Digital Feminism in Fiji

The research highlights the potential for social media to be used to put pressure on policymakers and to challenge misrepresentations (or lack of discussion) in the mainstream media. Through social media, activists can disseminate information, press releases and alternative narratives to generate public protest. These online campaigns can gain the attention of international media outlets and eventually trigger domestic media coverage.

  • At the individual level, social media raises activists’ digital consciousness by improving their access to information and alternative narratives. This helps shape their identities and practices.
  • At the collective level, digital technologies have fostered a virtual community of accountability and transparency for activists. Through digital archives, activists were able to hold themselves and others to account. Social media platforms also enable activists to cultivate networks of solidarity and support, fostering local and global communities of practice. Research participants’ experiences illustrate the strength of these collective identities – begun through ‘offline’ networks and organisations, then expanded and solidified through digital technologies.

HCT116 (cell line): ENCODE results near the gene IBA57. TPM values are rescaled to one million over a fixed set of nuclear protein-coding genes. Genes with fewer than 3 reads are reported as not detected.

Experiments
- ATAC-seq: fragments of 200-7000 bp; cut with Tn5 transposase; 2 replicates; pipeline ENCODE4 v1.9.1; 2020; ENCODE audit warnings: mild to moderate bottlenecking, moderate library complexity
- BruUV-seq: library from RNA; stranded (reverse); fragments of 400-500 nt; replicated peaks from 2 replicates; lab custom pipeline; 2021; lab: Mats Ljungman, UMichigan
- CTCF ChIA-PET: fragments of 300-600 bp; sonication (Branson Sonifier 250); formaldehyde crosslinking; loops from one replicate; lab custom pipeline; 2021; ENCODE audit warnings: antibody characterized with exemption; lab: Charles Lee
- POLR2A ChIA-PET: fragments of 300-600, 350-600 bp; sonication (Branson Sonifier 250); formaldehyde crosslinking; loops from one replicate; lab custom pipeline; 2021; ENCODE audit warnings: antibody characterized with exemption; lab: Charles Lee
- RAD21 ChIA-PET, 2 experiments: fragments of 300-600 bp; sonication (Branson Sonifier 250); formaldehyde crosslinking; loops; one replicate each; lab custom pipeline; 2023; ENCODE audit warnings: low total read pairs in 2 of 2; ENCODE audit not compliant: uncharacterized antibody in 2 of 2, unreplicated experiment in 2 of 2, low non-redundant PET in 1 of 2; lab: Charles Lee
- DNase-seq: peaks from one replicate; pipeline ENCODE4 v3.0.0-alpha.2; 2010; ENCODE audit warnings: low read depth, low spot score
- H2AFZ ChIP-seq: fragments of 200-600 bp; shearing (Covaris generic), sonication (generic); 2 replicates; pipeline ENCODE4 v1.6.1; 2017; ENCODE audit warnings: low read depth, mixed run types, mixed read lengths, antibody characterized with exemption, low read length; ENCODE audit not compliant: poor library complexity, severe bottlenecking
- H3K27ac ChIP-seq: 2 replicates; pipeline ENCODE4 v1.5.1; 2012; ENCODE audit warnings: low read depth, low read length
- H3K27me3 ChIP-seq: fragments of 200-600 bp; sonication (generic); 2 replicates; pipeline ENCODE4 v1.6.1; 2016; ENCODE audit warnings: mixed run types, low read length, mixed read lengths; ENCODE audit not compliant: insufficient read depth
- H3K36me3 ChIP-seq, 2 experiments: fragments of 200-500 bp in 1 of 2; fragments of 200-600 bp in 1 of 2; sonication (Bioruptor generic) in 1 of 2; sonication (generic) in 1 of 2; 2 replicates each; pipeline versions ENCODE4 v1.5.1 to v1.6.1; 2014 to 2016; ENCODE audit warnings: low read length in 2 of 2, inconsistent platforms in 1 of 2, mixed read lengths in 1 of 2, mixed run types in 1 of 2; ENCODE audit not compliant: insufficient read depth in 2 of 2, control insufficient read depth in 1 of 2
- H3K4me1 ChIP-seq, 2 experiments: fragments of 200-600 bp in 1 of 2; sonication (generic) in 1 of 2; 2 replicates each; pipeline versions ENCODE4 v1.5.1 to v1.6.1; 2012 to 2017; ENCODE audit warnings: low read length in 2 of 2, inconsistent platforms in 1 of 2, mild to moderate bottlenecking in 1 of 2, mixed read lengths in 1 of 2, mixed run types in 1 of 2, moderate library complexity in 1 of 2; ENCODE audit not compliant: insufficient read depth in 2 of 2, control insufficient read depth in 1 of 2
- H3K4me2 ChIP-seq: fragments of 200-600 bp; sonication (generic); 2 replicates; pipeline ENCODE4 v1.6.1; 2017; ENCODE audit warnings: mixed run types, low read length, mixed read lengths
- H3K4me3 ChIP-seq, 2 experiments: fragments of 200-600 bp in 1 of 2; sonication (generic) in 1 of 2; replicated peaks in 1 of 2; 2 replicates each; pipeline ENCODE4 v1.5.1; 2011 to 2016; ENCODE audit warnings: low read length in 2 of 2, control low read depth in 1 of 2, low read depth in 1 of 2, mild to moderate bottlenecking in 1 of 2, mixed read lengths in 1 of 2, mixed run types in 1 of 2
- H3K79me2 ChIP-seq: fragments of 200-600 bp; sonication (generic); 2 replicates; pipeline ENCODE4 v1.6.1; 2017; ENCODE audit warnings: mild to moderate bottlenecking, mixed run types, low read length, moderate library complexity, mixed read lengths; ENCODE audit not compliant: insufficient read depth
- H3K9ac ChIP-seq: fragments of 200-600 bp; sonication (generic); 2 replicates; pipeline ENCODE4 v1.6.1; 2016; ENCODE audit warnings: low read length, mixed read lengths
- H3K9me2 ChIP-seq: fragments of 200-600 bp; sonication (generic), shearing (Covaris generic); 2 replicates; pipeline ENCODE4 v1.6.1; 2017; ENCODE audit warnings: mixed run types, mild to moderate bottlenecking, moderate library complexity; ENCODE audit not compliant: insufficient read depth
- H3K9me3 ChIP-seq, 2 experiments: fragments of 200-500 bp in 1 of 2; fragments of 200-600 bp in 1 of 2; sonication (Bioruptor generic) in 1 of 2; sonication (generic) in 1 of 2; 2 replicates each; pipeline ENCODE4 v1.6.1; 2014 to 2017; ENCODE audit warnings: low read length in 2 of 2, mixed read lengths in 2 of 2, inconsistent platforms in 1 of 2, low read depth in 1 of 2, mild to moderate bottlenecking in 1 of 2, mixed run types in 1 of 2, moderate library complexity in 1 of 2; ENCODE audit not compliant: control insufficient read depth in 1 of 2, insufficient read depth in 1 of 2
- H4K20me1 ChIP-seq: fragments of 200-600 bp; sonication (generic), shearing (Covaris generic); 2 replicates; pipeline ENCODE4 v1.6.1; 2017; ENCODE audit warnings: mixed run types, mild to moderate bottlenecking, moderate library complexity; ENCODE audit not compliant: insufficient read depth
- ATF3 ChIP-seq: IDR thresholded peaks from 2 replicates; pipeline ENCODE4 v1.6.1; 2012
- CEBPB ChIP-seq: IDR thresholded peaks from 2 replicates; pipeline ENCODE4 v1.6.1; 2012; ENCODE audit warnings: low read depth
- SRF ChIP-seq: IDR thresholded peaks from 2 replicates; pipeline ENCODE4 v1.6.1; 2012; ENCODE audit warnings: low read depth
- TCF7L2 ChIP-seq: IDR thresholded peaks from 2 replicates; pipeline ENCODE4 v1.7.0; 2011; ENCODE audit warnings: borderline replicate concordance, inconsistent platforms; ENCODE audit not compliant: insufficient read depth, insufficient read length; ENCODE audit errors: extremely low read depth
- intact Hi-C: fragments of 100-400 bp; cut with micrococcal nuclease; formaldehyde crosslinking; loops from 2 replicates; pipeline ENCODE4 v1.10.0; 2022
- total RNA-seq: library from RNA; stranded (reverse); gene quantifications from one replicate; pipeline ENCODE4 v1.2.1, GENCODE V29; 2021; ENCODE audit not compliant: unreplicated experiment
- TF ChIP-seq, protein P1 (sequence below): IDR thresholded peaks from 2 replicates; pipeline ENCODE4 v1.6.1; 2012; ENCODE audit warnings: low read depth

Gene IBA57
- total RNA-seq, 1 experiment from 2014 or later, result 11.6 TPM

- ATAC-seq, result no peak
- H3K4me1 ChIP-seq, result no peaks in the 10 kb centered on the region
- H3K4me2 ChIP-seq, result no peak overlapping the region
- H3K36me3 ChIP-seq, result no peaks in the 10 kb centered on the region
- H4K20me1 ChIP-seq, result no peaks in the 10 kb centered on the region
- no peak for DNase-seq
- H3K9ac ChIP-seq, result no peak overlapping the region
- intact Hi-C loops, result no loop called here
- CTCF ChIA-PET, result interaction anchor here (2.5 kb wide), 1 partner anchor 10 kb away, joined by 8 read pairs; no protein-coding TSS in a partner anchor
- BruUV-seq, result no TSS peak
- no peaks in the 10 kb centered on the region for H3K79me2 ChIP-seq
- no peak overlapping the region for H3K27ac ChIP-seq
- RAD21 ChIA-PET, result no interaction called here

• At the societal level, online campaigns can mobilise public protest.

About DLP

The Developmental Leadership Program (DLP) is an international research initiative that explores how leadership, power and political processes drive or block successful development.

DLP focuses on the crucial role of home-grown leaderships and coalitions in forging legitimate political settlements and institutions that promote developmental outcomes, such as sustainable growth, political stability and inclusive social development.

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Program Manager job vacancy - join us!

Friday 1st March 2019

DLP is looking for a Program Manager for a new three-year phase of research on how leadership can support development in Asia and the Pacific.

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Tackling violence in the DRC: new papers discuss ways forward

Tuesday 18th December 2018

As the Democratic Republic of the Congo prepares for tense presidential elections, two new papers unpack some of the drivers of the prolonged conflict and insecurity in the eastern provinces.

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